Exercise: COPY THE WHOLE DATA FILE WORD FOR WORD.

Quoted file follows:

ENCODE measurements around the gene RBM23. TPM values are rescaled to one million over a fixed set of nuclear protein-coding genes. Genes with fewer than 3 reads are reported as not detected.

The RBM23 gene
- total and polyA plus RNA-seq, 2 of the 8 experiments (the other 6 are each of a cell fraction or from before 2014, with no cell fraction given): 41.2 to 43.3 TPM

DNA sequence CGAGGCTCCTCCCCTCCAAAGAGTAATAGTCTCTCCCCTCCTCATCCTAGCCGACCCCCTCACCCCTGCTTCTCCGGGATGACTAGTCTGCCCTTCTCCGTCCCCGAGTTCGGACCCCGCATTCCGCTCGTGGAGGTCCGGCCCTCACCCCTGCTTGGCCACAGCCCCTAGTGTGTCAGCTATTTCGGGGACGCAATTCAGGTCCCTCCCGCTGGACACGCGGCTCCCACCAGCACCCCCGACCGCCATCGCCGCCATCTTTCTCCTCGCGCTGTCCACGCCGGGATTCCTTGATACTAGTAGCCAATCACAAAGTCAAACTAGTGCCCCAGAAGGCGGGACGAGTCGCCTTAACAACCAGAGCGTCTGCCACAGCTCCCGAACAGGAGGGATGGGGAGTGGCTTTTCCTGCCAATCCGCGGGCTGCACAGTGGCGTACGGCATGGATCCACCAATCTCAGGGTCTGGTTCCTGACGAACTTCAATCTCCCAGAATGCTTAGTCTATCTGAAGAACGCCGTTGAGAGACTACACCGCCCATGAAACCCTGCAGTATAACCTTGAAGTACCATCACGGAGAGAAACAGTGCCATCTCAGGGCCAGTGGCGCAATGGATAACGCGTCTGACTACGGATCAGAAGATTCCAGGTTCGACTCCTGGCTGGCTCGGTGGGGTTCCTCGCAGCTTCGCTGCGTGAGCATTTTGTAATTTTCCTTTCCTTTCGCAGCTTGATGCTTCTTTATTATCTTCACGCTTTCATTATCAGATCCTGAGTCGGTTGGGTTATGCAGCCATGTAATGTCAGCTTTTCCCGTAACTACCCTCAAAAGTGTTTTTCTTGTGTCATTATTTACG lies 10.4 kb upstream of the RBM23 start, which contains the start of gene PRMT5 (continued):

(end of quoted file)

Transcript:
ENCODE measurements around the gene RBM23. TPM values are rescaled to one million over a fixed set of nuclear protein-coding genes. Genes with fewer than 3 reads are reported as not detected.

The RBM23 gene
- total and polyA plus RNA-seq, 2 of the 8 experiments (the other 6 are each of a cell fraction or from before 2014, with no cell fraction given): 41.2 to 43.3 TPM

DNA sequence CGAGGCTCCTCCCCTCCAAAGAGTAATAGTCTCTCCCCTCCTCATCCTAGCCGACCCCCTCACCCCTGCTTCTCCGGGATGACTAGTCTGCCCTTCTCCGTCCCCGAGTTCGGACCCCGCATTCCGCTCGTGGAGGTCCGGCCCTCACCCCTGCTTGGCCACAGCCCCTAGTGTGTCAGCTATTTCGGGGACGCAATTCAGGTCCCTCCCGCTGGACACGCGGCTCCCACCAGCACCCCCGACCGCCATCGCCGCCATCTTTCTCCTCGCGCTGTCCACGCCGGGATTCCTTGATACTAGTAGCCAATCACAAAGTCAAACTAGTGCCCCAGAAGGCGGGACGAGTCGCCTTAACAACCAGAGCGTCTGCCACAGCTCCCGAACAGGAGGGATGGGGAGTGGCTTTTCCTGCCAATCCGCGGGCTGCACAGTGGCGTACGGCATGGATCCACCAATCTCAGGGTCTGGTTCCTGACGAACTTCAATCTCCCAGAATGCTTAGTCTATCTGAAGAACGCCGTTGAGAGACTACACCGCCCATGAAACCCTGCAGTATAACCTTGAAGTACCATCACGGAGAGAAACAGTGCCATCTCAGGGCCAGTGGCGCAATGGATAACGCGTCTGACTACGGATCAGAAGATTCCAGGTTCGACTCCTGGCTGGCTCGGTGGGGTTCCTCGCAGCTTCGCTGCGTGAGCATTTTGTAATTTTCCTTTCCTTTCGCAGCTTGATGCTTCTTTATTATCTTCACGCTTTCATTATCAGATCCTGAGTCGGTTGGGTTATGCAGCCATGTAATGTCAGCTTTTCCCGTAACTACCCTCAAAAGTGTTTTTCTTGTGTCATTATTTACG lies 10.4 kb upstream of the RBM23 start, which contains the start of gene PRMT5 (continued):